Weekly Preview: Earnings to Watch This Week (ADBE, ORCL)
It’s not a new mantra, but “don’t fight the Fed” is now the seemingly the currently-adopted theme in the stock market. That is, until inflation or rising bond yields becomes an issue that sparks a market selloff. I continue to believe staying invested in the market is the best way to counter inflation, especially given the pent-up demand for products and services as the economy continues to reopen.
In other words, taking into account the Fed's transitory inflation message, there remains plenty of reasons to maintain confidence in the market. And investors are seemingly adopting that mindset as, despite the strong jump in the May consumer-price index Friday, all three major averages ended in positive territory, suggesting the reflation trade is now on the back burner. On Friday the S&P 500 Index logged its second consecutive record close, rising 8.26 points, or 0.2%, to close at 4,247.44.
The Dow Jones Industrial Average gained 13.36 points, or 0.04% to close at 34,479.60. Though the Blue Chip index was barely up today, closing in positive territory was nonetheless a welcome sign as the index had dropped three of five trading sessions to close down almost 1% for the week. Gains this week in, among others, Microsoft (MSFT), Salesforce (CRM) and IBM (IBM) helped the Dow recover what might have been steeper declines for the week. Meanwhile, up almost 2% for the week, the Nasdaq Composite Index was the biggest winner, rising 49.09 points Friday to 14,069.42.
The tech-heavy index extended its winning streak to four weeks, driven by strong recovery is work-from-home stocks such as Zoom Video (ZM), CrowdStrike (CRWD) and DocuSign (DOCU), among other strong gainers. Not surprising, however, is the reason for the recent rise in tech stocks. Notably, the 10-year Treasury yield which traded flat on Friday at 1.46% had declined 3 basis points to 1.43 during the session, marking its lowest level since April. What’s more, for the week the 10-year dropped nearly 12 basis, marking its largest weekly decline in almost twelve months.
The fact that the 10-year is now below 1.5% is a strong bullish sign for equities, especially high-growth stocks like technology. As I’ve mentioned in previous posts, after the recent volatility we have seen in tech stocks and the slight pullback over the past three months, the market appears tempted to want to move higher. Factoring the improving employment data which last week dropped the unemployment rate to 5.8% from 6.1%, is also an encouraging sign for stocks.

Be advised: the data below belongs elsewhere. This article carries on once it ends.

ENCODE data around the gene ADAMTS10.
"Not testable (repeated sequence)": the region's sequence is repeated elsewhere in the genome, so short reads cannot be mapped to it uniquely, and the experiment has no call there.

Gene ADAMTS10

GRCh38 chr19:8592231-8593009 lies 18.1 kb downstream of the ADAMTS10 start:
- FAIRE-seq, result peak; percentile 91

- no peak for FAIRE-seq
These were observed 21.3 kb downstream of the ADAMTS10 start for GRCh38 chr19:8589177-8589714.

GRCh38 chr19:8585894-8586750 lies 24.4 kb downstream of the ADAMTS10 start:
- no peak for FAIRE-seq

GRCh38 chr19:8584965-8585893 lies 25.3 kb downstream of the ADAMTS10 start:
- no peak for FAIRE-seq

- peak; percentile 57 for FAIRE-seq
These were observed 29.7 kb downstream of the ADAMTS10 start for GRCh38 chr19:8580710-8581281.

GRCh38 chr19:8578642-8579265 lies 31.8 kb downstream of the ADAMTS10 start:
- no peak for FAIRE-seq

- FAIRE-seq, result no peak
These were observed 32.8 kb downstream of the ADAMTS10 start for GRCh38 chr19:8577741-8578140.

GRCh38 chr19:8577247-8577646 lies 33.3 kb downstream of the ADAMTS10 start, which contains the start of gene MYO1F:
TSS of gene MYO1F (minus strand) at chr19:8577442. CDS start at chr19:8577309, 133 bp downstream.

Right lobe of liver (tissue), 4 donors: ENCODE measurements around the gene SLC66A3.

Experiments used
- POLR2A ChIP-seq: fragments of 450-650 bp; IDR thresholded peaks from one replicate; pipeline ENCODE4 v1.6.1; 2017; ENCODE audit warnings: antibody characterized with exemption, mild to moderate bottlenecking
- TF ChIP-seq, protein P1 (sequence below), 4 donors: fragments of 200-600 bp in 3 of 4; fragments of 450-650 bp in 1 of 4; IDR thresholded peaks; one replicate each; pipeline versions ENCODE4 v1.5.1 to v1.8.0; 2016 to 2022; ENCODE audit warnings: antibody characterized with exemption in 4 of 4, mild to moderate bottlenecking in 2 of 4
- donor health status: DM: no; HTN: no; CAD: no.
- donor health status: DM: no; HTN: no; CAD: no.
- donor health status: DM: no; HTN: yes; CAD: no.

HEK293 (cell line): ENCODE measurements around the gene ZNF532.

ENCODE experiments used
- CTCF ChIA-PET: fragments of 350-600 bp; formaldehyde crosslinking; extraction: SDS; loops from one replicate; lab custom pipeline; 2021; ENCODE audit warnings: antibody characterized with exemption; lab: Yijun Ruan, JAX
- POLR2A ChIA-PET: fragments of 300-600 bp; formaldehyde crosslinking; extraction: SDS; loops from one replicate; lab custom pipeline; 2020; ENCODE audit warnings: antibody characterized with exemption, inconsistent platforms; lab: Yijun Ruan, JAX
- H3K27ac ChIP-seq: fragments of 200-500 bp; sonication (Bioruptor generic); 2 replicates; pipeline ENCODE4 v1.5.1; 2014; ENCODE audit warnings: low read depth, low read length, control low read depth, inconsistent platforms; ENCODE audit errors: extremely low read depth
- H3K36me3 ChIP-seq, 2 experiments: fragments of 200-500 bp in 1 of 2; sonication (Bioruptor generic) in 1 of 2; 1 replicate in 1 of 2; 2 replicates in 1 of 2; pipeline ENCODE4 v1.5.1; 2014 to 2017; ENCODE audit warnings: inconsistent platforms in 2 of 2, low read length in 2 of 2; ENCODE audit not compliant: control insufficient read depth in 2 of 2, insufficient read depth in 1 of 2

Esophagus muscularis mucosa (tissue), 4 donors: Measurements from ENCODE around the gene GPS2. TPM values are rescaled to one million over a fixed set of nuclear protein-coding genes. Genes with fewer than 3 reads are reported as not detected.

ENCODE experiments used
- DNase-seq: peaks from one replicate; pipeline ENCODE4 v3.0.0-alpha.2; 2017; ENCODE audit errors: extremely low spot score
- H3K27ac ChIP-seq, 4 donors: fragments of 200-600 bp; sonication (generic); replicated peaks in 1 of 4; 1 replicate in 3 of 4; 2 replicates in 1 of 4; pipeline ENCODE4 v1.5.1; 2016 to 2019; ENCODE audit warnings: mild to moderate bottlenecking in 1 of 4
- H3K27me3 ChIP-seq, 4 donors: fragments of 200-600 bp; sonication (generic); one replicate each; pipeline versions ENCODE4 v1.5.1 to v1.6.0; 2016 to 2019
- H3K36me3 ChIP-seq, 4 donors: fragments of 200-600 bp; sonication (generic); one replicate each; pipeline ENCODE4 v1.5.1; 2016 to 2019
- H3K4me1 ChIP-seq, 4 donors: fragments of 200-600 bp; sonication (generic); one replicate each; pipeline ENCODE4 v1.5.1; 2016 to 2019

As I have been saying for a while, all of these factors, when taken together, support what I believe to be encouraging signs that economic recovery in now firmly underway. And with all three major benchmarks back at or near their 50-day moving averages, staying invested in the market is even more appealing, especially for investors who can handle the day-to-day swings as the pent-up demand for re-opening of the economy accelerates.
As for earnings, it's a light week but here are the stocks I’ll be watching this week.
Oracle (ORCL) - Reports after the close, Tuesday, Jun. 15
Wall Street expects Oracle to earn $1.31 per share on revenue of $11.04 billion. This compares to the year-ago quarter when earnings came to $1.20 per share on revenue of $10.44 billion.
What to watch: Oracle shares have surged 37% over the past six months, more than doubling not only the 16% rise in the S&P 500 index, its performance has vastly outperformed the 14.7% rise in the Technology Select Sector SPDR ETF (XLK). Now up 28% year to date and trading near 52-week highs, the database giant must demonstrate its fundamentals can sustain its recent growth rate, especially given the fact that the stock is trading at a premium to its historical valuation. The company is nevertheless seen as a transformation play based on its business transformation towards a cloud subscription-based model in the mode of Microsoft (MSFT) a decade ago. As such, the company’s cloud strategy which is highly focused on customer retention and migrating existing on-premises customers to the cloud, remains a key factor in assessing the stock’s premium potential. In other words, can Oracle effectively compete with incumbents such as Salesforce (CRM), Workday (WDAY) and Amazon (AMZN) and stake a larger share of the cloud market?
Adobe (ADBE) - Reports after the close, Thursday, Jun. 17
Wall Street expects Adobe to earn $2.81 per share on revenue of $3.73 billion. This compares to the year-ago quarter when earnings came to $2.45 per share on revenue of $3.16 billion.
What to watch: Adobe is expected to report a monster quarter, according to multiple Wall Street analysts who cited sustained growth not only from the work-from-home tailwind, but also from what is being described as the secular digitization trend. The company’s product offering is also seen as vastly differentiated from potential competitors. Gregg Moskowitz, analyst at Mizuho, recently initiated coverage on the digital cloud giant with a Buy rating and $600 price target. The company’s "expansive portfolio of software solutions has made it the gold standard in content creation, consumption, and collaboration,” Moskowitz noted. What’s more, Adobe’s profit margins have steadily risen during its transition to a cloud-based subscription services subscription business within both its Digital Media and Digital Experience segments. While the stock is not cheap today, it doesn’t appear as if it will get cheaper given the company’s many growth catalysts.
The views and opinions expressed herein are the views and opinions of the author and do not necessarily reflect those of Nasdaq, Inc.